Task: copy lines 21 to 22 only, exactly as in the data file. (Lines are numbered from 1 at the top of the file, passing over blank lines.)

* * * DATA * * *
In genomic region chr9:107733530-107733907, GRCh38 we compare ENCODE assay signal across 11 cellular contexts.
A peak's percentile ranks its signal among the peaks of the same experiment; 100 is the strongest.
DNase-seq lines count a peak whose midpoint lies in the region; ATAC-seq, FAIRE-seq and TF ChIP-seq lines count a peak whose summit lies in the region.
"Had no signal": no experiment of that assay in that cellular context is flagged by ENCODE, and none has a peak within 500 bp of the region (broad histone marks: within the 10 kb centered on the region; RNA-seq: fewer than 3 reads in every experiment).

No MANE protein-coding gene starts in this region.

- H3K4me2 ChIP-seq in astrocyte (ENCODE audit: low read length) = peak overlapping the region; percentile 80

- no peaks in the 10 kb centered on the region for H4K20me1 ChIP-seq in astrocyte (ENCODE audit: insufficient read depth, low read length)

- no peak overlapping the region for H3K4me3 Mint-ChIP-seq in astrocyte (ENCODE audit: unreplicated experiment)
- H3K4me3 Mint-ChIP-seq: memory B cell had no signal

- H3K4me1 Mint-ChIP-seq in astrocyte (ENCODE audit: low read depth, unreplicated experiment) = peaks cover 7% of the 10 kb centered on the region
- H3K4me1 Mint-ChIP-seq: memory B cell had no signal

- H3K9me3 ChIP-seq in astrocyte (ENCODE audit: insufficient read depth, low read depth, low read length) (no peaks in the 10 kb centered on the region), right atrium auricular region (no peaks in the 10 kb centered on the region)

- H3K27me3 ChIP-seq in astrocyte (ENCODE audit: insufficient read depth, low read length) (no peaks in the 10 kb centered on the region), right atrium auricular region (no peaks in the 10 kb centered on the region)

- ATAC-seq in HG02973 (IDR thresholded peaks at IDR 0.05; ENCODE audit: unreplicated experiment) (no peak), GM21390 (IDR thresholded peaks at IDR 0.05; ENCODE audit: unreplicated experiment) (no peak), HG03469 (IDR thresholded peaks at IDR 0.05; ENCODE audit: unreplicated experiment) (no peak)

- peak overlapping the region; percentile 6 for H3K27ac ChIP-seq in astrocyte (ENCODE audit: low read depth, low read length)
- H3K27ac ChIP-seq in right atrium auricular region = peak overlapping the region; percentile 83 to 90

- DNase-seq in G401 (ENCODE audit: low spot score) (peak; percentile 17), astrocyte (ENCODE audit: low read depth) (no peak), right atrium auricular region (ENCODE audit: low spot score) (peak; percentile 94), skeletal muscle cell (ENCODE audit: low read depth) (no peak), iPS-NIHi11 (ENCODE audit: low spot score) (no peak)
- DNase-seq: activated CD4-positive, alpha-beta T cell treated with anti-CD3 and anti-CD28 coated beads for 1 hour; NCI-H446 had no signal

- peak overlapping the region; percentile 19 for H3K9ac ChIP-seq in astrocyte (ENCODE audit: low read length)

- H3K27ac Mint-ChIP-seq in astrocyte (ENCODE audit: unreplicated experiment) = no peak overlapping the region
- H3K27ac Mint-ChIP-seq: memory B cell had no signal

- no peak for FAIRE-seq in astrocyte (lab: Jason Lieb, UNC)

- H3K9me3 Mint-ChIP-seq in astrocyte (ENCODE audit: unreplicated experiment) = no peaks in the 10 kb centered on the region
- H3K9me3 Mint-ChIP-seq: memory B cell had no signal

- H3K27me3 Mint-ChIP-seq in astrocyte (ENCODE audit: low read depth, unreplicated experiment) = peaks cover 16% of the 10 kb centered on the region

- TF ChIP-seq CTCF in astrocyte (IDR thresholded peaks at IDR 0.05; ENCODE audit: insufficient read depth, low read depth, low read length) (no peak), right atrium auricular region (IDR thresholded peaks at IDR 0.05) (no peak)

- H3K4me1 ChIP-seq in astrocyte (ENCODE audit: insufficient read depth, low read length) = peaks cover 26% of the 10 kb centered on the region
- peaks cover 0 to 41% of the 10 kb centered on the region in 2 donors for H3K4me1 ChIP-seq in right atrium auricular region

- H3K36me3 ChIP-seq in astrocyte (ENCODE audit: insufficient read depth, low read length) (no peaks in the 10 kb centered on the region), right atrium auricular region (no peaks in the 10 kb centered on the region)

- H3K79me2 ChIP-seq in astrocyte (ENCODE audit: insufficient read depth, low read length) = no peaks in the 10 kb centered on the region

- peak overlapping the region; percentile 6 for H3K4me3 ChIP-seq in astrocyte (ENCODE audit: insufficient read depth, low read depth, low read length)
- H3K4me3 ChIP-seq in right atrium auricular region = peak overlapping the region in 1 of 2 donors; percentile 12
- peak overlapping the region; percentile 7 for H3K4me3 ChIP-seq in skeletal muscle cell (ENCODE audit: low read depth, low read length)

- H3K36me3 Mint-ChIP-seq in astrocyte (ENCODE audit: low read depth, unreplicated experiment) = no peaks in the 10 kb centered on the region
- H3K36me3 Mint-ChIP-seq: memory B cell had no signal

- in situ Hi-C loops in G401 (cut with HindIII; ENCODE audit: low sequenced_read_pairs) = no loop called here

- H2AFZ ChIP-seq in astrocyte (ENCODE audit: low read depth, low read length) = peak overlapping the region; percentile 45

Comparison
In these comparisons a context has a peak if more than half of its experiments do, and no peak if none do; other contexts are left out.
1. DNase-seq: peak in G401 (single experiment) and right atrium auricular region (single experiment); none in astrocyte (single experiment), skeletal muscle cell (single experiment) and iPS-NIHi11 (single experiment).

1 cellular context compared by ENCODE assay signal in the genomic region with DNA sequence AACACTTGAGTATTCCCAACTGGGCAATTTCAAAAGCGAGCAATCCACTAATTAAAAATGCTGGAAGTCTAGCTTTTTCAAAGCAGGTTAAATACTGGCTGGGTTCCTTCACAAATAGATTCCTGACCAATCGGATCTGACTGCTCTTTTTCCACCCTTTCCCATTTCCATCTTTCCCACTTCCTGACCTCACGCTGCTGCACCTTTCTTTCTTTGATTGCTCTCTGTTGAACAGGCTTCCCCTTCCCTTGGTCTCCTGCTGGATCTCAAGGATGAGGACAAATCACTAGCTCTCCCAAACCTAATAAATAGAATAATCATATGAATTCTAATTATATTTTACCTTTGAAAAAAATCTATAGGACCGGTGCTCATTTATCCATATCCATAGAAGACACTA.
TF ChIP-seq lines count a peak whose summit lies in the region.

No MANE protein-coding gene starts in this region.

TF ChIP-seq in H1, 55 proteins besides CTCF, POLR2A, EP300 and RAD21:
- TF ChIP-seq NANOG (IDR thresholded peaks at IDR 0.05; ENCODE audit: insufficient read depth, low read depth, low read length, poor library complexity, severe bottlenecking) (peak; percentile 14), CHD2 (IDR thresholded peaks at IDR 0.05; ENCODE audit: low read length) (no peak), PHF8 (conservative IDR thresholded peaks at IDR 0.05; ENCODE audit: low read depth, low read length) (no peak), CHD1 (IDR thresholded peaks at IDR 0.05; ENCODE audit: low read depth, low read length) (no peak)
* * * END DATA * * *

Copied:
- H3K27ac Mint-ChIP-seq: memory B cell had no signal

- no peak for FAIRE-seq in astrocyte (lab: Jason Lieb, UNC)